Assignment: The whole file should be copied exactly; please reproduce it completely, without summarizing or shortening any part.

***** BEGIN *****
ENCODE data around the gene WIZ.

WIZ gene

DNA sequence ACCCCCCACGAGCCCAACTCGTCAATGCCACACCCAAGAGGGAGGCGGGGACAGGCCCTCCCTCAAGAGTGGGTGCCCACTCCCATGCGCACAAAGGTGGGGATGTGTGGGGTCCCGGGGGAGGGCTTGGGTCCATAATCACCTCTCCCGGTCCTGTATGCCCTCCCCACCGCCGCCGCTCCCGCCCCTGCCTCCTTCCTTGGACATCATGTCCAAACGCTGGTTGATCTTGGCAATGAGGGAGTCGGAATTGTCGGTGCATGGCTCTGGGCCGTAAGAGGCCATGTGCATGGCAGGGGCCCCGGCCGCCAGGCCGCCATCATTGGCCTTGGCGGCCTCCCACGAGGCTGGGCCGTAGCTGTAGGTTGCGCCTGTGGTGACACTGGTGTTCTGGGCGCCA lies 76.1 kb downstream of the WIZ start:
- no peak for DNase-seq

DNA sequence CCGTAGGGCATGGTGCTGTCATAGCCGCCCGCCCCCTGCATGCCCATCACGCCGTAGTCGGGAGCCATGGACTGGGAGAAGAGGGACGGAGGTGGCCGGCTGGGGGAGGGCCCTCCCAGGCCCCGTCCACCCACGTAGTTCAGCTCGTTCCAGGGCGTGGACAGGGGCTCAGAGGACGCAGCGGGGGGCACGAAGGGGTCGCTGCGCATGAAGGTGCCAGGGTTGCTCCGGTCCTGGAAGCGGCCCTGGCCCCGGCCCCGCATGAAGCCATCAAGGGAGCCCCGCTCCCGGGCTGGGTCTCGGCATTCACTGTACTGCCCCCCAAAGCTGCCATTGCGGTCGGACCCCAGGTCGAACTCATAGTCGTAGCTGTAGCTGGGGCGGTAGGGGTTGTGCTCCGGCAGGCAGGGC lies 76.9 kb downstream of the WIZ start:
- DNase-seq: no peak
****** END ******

ENCODE data around the gene WIZ.

WIZ gene

DNA sequence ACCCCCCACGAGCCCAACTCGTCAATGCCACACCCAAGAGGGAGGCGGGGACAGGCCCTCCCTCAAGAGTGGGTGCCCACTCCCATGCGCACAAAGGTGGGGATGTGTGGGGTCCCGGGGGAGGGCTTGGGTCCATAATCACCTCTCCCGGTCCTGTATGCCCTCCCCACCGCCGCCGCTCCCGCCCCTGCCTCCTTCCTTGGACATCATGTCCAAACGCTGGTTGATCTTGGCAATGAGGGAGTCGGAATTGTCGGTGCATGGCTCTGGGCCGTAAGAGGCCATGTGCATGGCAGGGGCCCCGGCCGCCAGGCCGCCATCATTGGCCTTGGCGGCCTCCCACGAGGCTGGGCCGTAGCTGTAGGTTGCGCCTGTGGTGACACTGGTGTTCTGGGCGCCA lies 76.1 kb downstream of the WIZ start:
- no peak for DNase-seq

DNA sequence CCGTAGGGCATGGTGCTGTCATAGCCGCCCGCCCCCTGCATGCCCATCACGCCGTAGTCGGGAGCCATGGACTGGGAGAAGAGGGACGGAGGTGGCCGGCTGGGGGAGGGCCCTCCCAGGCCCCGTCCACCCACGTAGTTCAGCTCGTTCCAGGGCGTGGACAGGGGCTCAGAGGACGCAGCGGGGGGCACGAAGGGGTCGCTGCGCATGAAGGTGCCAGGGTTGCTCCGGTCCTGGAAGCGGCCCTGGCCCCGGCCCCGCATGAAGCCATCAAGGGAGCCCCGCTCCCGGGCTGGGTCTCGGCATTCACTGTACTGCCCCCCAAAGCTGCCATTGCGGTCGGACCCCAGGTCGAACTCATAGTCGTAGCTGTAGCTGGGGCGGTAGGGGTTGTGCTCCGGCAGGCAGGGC lies 76.9 kb downstream of the WIZ start:
- DNase-seq: no peak